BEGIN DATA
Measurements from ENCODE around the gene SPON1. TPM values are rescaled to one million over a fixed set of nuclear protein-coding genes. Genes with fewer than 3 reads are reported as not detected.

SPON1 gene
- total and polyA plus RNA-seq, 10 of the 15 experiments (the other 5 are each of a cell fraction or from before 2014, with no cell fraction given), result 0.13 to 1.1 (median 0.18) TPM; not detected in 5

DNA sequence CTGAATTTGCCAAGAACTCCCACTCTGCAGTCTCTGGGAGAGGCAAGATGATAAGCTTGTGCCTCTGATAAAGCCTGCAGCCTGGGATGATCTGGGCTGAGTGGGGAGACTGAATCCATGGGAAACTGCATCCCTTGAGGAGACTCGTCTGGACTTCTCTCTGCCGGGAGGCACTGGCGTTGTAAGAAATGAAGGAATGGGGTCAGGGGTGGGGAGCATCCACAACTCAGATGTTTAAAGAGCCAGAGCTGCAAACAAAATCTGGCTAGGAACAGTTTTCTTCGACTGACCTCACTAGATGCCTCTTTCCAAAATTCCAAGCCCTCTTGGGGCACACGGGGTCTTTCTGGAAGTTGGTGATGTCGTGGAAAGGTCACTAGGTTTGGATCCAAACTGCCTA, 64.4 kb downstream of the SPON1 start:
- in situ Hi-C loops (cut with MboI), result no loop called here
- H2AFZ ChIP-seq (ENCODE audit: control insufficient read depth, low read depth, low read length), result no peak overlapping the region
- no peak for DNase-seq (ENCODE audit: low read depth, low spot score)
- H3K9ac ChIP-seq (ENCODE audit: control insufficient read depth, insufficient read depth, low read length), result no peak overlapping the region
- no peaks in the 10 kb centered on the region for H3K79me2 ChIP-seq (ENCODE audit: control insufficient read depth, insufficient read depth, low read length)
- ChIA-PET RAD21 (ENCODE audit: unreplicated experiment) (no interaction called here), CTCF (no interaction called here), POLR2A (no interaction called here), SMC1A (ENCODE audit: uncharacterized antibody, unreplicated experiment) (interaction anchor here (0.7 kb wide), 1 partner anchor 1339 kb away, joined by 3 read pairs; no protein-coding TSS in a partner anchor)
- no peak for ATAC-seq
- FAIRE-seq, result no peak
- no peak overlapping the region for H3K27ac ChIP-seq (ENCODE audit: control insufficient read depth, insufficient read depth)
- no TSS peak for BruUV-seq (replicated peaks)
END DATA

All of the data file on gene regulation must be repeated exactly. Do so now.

Measurements from ENCODE around the gene SPON1. TPM values are rescaled to one million over a fixed set of nuclear protein-coding genes. Genes with fewer than 3 reads are reported as not detected.

SPON1 gene
- total and polyA plus RNA-seq, 10 of the 15 experiments (the other 5 are each of a cell fraction or from before 2014, with no cell fraction given), result 0.13 to 1.1 (median 0.18) TPM; not detected in 5

DNA sequence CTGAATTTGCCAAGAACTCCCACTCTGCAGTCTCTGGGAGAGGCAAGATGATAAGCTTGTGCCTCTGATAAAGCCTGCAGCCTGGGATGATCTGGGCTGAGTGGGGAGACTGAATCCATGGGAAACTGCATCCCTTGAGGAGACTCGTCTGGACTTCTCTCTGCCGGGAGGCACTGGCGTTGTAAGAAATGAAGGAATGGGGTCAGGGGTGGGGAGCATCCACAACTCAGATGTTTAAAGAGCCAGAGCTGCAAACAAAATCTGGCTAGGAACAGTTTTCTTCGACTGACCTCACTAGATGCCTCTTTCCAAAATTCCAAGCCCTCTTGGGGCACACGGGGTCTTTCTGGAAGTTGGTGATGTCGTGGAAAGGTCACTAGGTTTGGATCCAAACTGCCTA, 64.4 kb downstream of the SPON1 start:
- in situ Hi-C loops (cut with MboI), result no loop called here
- H2AFZ ChIP-seq (ENCODE audit: control insufficient read depth, low read depth, low read length), result no peak overlapping the region
- no peak for DNase-seq (ENCODE audit: low read depth, low spot score)
- H3K9ac ChIP-seq (ENCODE audit: control insufficient read depth, insufficient read depth, low read length), result no peak overlapping the region
- no peaks in the 10 kb centered on the region for H3K79me2 ChIP-seq (ENCODE audit: control insufficient read depth, insufficient read depth, low read length)
- ChIA-PET RAD21 (ENCODE audit: unreplicated experiment) (no interaction called here), CTCF (no interaction called here), POLR2A (no interaction called here), SMC1A (ENCODE audit: uncharacterized antibody, unreplicated experiment) (interaction anchor here (0.7 kb wide), 1 partner anchor 1339 kb away, joined by 3 read pairs; no protein-coding TSS in a partner anchor)
- no peak for ATAC-seq
- FAIRE-seq, result no peak
- no peak overlapping the region for H3K27ac ChIP-seq (ENCODE audit: control insufficient read depth, insufficient read depth)
- no TSS peak for BruUV-seq (replicated peaks)